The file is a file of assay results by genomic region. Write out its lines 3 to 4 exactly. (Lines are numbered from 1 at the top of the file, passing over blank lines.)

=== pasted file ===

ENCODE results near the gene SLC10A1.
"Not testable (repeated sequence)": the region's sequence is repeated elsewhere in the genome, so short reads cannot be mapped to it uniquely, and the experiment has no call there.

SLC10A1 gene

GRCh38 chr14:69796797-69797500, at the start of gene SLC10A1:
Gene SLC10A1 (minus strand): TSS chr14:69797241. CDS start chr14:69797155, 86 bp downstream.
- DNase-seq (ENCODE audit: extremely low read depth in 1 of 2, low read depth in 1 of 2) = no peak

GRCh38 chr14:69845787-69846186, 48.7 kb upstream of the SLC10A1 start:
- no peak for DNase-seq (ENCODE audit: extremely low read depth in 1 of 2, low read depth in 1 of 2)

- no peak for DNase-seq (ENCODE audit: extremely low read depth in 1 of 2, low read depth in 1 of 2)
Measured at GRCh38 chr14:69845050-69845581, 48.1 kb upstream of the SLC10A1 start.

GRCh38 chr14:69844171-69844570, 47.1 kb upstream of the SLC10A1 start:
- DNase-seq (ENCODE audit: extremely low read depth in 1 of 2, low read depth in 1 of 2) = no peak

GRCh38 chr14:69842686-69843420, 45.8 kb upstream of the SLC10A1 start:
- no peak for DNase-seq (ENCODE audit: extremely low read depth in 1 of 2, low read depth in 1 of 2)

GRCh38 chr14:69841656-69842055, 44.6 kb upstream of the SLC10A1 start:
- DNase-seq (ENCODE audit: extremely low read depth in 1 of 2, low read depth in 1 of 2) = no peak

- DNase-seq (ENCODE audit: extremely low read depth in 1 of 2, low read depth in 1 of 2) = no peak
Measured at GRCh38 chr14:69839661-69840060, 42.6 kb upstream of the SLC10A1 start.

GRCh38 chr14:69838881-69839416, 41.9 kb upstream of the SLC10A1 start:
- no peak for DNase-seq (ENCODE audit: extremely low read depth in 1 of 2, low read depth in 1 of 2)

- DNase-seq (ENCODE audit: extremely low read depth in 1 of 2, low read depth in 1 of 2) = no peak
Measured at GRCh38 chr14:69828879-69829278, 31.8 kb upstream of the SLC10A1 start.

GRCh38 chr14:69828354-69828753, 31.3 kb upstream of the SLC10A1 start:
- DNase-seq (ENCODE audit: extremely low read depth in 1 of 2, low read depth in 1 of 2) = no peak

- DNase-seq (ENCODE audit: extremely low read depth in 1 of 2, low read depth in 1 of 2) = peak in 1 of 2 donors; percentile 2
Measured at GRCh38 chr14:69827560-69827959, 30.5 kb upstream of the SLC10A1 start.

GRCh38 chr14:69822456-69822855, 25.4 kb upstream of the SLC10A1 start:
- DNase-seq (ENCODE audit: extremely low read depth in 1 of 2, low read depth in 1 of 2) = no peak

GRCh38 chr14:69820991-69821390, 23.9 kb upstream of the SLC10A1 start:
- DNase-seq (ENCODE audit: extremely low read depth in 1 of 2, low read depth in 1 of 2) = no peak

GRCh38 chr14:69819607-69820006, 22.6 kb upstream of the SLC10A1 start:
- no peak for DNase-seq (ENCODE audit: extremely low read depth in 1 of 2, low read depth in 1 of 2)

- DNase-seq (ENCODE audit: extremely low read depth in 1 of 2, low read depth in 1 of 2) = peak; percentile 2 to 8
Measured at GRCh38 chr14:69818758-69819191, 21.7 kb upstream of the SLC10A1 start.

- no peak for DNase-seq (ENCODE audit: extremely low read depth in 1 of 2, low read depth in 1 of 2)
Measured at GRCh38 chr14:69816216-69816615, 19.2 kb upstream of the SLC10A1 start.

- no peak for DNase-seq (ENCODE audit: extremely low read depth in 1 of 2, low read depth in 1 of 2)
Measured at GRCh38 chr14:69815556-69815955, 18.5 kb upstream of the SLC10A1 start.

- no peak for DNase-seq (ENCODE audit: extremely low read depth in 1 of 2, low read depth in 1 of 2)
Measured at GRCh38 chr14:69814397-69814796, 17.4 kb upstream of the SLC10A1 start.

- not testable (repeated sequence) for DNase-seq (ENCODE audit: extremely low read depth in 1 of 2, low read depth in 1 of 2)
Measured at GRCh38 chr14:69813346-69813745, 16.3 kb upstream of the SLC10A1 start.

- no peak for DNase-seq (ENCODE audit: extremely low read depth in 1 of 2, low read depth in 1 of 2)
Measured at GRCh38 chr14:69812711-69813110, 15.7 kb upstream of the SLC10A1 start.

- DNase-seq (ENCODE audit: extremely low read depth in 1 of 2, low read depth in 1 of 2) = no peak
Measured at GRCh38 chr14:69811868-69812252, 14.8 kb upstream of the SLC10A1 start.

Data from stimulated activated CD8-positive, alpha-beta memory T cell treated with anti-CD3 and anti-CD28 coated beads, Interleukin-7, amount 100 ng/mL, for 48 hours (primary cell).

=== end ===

SLC10A1 gene

GRCh38 chr14:69796797-69797500, at the start of gene SLC10A1: